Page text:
Goose pierced by arrow in Washington Park: Fowl shooting doesn't only happen in Denver
Update below: The Denver Parks and Rec Department has unveiled the final draft of its master plan for Washington Park. The 133-page document calls for things like improving the loop road and moving the parking lots away from Smith Lake. You know what it doesn't call for? Reducing the geese population by shooting them with arrows. Which is what some dumbass did over the weekend.
According to news reports, the injured Canadian goose was discovered yesterday morning. It appears to have been pierced by an arrow through its right side. The tip of the arrow can be seen sticking out of its chest.
Effed up, right? That is, of course, assuming that the goose was shot while in the park. In any case, it seems that Denverites aren't the only ones crazy enough to spear park fowl with arrows. A Google News search turns up two other accounts of goose-piercings -- and that's just in the past two weeks.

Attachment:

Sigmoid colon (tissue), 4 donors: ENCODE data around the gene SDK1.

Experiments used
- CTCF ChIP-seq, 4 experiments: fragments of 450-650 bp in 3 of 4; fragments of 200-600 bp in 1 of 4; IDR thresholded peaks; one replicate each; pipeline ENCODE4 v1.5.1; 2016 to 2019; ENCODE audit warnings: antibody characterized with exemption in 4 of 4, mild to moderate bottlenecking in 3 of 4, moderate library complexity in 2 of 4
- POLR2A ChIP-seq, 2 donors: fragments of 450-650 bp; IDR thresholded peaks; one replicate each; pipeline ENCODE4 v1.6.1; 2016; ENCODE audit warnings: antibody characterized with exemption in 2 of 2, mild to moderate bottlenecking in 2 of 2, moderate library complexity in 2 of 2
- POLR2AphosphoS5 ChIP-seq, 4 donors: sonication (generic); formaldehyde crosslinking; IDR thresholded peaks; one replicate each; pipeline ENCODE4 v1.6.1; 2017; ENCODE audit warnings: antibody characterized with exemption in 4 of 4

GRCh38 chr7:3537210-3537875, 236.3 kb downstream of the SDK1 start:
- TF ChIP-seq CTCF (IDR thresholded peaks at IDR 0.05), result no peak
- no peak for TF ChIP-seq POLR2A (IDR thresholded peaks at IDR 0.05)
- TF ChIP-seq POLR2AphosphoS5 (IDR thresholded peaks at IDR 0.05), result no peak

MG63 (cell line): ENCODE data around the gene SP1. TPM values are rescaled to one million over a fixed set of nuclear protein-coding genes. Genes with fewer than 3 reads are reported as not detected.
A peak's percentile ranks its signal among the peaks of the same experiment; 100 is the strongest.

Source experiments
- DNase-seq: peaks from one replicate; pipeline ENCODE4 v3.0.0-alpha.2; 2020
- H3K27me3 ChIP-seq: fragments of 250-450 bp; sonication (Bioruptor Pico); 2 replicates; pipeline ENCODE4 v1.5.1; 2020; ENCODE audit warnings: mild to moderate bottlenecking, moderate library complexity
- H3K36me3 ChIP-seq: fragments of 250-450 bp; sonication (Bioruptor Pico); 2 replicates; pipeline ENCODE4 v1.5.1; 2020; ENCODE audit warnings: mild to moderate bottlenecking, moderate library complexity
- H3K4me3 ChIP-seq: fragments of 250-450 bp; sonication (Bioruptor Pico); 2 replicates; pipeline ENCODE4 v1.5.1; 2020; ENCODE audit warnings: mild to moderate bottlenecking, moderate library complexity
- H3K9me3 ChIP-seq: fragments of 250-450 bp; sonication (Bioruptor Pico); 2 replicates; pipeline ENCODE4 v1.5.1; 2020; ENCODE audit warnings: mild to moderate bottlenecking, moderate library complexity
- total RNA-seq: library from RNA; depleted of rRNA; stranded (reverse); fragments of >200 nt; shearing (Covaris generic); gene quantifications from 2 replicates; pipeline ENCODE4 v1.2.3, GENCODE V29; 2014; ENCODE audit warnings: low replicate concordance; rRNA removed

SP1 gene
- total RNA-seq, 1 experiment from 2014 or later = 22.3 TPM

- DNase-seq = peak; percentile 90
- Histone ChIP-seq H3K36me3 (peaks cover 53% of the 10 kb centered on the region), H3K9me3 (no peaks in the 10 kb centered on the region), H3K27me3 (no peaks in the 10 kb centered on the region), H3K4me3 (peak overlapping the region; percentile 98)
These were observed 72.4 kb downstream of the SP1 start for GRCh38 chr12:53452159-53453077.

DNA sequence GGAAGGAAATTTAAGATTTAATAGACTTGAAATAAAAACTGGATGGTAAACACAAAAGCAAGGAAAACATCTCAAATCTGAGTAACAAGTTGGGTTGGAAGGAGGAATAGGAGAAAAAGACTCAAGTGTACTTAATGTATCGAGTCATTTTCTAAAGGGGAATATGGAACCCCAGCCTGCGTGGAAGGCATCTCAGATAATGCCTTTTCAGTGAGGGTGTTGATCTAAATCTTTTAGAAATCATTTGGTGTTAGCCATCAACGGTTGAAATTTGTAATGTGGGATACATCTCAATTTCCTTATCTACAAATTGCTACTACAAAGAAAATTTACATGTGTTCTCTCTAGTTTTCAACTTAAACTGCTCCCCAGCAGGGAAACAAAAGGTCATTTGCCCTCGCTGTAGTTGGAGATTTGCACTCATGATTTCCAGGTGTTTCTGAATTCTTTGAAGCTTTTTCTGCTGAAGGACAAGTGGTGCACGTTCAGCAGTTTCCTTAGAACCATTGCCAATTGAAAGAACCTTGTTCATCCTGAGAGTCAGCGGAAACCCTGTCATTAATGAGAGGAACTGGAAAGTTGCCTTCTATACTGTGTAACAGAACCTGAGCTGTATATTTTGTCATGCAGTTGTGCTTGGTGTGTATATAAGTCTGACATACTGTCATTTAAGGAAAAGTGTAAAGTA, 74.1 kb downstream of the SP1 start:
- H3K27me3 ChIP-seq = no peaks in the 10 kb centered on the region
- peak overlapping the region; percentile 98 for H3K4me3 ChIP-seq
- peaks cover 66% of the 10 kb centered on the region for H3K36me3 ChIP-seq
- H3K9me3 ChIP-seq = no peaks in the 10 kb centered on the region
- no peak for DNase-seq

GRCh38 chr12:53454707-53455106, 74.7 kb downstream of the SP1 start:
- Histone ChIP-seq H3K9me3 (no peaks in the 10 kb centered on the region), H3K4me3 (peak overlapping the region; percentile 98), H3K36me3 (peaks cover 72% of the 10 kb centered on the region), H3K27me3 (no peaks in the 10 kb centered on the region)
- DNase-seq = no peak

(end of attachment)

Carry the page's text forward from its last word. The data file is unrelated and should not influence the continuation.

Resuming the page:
Here they are, including one from Colorado Springs:
On February 3, animal rescuers in Georgia finally caught a goose who'd been shot by an arrow after four months of trying to help her. The rescuer who netted her (literally) said he sees the same exact injury three or four times a year. "It gets me angry every time," he told CBS Atlanta.
On January 29, KKTV reported that a goose had been seen wandering around Colorado Springs with an arrow through its body. "The best response is to allow the animal to continue. As long as it can move, eat, function in a semi-normal way or normal way, just let nature take it's course," Michael Seraphin, Division of Wildlife spokesman, told KKTV.
Here's wishing good luck to the pierced goose in Wash Park. Hang in there!
Update, Tuesday, February 15, 10 a.m.: The city parks-and-recreation department has released the following statement about the goose:
Denver Parks and Recreation was troubled to hear of the goose injured in Washington Park this weekend. We have been working closely with the Colorado Division of Wildlife to ensure the safe capture and rehabilitation of the goose. The Colorado Division of Wildlife has assessed that the goose was injured in flight with a bow and arrow. We are reminding citizens that it is illegal to possess or discharge any weapon on park property according to Section 39-9 of the Denver Revised Municipal Code. If any citizen sees an injured goose on any park lake they should not try to rescue the animal themselves. Please contact Denver's 311 and they will assist in dispatching staff to the scene.
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